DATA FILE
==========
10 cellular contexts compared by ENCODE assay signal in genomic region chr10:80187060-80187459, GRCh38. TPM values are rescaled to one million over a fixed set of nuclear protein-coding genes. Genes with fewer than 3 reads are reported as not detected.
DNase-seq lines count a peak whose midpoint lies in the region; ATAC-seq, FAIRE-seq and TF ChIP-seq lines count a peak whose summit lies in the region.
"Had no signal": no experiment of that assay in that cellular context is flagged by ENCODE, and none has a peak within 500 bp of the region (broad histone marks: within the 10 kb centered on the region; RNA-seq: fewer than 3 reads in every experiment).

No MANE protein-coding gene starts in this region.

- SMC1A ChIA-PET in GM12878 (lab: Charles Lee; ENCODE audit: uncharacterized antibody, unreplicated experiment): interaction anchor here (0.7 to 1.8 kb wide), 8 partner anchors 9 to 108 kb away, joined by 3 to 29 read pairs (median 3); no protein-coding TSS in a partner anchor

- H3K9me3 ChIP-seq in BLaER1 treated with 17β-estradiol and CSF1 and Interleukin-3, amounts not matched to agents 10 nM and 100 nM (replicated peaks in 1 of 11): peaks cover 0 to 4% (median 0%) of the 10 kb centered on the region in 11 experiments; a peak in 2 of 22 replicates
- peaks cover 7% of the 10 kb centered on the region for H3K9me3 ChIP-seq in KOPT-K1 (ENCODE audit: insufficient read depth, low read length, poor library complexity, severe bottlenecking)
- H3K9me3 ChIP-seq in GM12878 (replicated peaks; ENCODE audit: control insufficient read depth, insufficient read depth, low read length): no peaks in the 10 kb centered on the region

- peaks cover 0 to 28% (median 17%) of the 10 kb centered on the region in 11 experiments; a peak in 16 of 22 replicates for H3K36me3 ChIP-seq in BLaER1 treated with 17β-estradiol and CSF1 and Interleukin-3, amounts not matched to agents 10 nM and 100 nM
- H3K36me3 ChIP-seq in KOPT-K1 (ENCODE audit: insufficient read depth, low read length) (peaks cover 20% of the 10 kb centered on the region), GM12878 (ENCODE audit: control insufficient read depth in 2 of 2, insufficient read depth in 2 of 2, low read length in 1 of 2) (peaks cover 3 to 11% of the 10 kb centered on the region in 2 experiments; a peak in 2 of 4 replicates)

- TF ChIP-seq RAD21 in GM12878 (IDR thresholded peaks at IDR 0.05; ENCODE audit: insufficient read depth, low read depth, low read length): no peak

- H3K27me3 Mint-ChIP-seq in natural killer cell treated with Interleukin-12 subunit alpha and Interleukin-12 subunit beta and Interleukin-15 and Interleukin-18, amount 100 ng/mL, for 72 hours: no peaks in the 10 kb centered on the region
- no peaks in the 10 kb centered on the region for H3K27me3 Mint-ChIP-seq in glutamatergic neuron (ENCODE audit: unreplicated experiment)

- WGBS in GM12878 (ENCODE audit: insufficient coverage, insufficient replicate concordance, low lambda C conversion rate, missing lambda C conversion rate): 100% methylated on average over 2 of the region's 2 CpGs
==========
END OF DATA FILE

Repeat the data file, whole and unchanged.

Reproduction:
10 cellular contexts compared by ENCODE assay signal in genomic region chr10:80187060-80187459, GRCh38. TPM values are rescaled to one million over a fixed set of nuclear protein-coding genes. Genes with fewer than 3 reads are reported as not detected.
DNase-seq lines count a peak whose midpoint lies in the region; ATAC-seq, FAIRE-seq and TF ChIP-seq lines count a peak whose summit lies in the region.
"Had no signal": no experiment of that assay in that cellular context is flagged by ENCODE, and none has a peak within 500 bp of the region (broad histone marks: within the 10 kb centered on the region; RNA-seq: fewer than 3 reads in every experiment).

No MANE protein-coding gene starts in this region.

- SMC1A ChIA-PET in GM12878 (lab: Charles Lee; ENCODE audit: uncharacterized antibody, unreplicated experiment): interaction anchor here (0.7 to 1.8 kb wide), 8 partner anchors 9 to 108 kb away, joined by 3 to 29 read pairs (median 3); no protein-coding TSS in a partner anchor

- H3K9me3 ChIP-seq in BLaER1 treated with 17β-estradiol and CSF1 and Interleukin-3, amounts not matched to agents 10 nM and 100 nM (replicated peaks in 1 of 11): peaks cover 0 to 4% (median 0%) of the 10 kb centered on the region in 11 experiments; a peak in 2 of 22 replicates
- peaks cover 7% of the 10 kb centered on the region for H3K9me3 ChIP-seq in KOPT-K1 (ENCODE audit: insufficient read depth, low read length, poor library complexity, severe bottlenecking)
- H3K9me3 ChIP-seq in GM12878 (replicated peaks; ENCODE audit: control insufficient read depth, insufficient read depth, low read length): no peaks in the 10 kb centered on the region

- peaks cover 0 to 28% (median 17%) of the 10 kb centered on the region in 11 experiments; a peak in 16 of 22 replicates for H3K36me3 ChIP-seq in BLaER1 treated with 17β-estradiol and CSF1 and Interleukin-3, amounts not matched to agents 10 nM and 100 nM
- H3K36me3 ChIP-seq in KOPT-K1 (ENCODE audit: insufficient read depth, low read length) (peaks cover 20% of the 10 kb centered on the region), GM12878 (ENCODE audit: control insufficient read depth in 2 of 2, insufficient read depth in 2 of 2, low read length in 1 of 2) (peaks cover 3 to 11% of the 10 kb centered on the region in 2 experiments; a peak in 2 of 4 replicates)

- TF ChIP-seq RAD21 in GM12878 (IDR thresholded peaks at IDR 0.05; ENCODE audit: insufficient read depth, low read depth, low read length): no peak

- H3K27me3 Mint-ChIP-seq in natural killer cell treated with Interleukin-12 subunit alpha and Interleukin-12 subunit beta and Interleukin-15 and Interleukin-18, amount 100 ng/mL, for 72 hours: no peaks in the 10 kb centered on the region
- no peaks in the 10 kb centered on the region for H3K27me3 Mint-ChIP-seq in glutamatergic neuron (ENCODE audit: unreplicated experiment)

- WGBS in GM12878 (ENCODE audit: insufficient coverage, insufficient replicate concordance, low lambda C conversion rate, missing lambda C conversion rate): 100% methylated on average over 2 of the region's 2 CpGs